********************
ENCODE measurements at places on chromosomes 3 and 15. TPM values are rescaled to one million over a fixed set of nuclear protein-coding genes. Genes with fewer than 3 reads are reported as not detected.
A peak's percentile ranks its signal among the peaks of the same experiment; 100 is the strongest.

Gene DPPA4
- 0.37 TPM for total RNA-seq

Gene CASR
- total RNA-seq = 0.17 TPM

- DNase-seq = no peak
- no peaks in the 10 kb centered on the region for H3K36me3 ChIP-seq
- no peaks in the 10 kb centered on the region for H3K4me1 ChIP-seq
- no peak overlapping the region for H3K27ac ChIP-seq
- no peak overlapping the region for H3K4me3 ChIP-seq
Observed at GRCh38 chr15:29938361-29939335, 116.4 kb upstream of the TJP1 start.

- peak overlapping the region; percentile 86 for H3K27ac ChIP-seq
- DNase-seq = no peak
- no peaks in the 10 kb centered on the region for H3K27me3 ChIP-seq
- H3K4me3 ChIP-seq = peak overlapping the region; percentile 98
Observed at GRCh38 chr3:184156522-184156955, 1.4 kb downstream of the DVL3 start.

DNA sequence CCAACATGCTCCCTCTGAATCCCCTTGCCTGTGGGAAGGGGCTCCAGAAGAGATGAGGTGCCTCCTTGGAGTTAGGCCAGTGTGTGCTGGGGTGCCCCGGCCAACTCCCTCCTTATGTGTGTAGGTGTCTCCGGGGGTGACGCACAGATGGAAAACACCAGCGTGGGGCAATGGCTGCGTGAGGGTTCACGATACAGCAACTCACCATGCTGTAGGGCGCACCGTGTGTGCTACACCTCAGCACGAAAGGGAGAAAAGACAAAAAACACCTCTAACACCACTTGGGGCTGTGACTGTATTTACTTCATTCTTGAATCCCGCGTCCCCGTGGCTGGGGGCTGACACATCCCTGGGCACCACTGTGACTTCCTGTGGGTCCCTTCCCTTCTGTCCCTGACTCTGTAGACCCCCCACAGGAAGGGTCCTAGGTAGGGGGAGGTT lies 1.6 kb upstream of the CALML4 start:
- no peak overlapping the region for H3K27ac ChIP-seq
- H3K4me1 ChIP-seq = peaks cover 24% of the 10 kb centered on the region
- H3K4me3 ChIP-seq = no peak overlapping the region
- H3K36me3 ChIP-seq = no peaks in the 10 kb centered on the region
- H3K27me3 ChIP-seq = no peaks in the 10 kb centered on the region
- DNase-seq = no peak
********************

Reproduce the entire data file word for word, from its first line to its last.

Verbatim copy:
ENCODE measurements at places on chromosomes 3 and 15. TPM values are rescaled to one million over a fixed set of nuclear protein-coding genes. Genes with fewer than 3 reads are reported as not detected.
A peak's percentile ranks its signal among the peaks of the same experiment; 100 is the strongest.

Gene DPPA4
- 0.37 TPM for total RNA-seq

Gene CASR
- total RNA-seq = 0.17 TPM

- DNase-seq = no peak
- no peaks in the 10 kb centered on the region for H3K36me3 ChIP-seq
- no peaks in the 10 kb centered on the region for H3K4me1 ChIP-seq
- no peak overlapping the region for H3K27ac ChIP-seq
- no peak overlapping the region for H3K4me3 ChIP-seq
Observed at GRCh38 chr15:29938361-29939335, 116.4 kb upstream of the TJP1 start.

- peak overlapping the region; percentile 86 for H3K27ac ChIP-seq
- DNase-seq = no peak
- no peaks in the 10 kb centered on the region for H3K27me3 ChIP-seq
- H3K4me3 ChIP-seq = peak overlapping the region; percentile 98
Observed at GRCh38 chr3:184156522-184156955, 1.4 kb downstream of the DVL3 start.

DNA sequence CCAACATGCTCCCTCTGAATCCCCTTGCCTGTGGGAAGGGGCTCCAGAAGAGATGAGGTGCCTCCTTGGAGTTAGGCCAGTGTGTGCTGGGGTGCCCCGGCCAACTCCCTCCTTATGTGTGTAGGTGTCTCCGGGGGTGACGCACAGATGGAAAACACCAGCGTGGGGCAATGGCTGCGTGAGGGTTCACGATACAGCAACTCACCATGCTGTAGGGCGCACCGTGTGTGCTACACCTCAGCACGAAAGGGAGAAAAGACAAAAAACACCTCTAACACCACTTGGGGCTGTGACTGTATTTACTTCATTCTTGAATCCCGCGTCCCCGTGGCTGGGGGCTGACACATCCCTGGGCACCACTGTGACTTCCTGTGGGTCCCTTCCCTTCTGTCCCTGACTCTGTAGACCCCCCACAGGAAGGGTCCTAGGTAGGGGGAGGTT lies 1.6 kb upstream of the CALML4 start:
- no peak overlapping the region for H3K27ac ChIP-seq
- H3K4me1 ChIP-seq = peaks cover 24% of the 10 kb centered on the region
- H3K4me3 ChIP-seq = no peak overlapping the region
- H3K36me3 ChIP-seq = no peaks in the 10 kb centered on the region
- H3K27me3 ChIP-seq = no peaks in the 10 kb centered on the region
- DNase-seq = no peak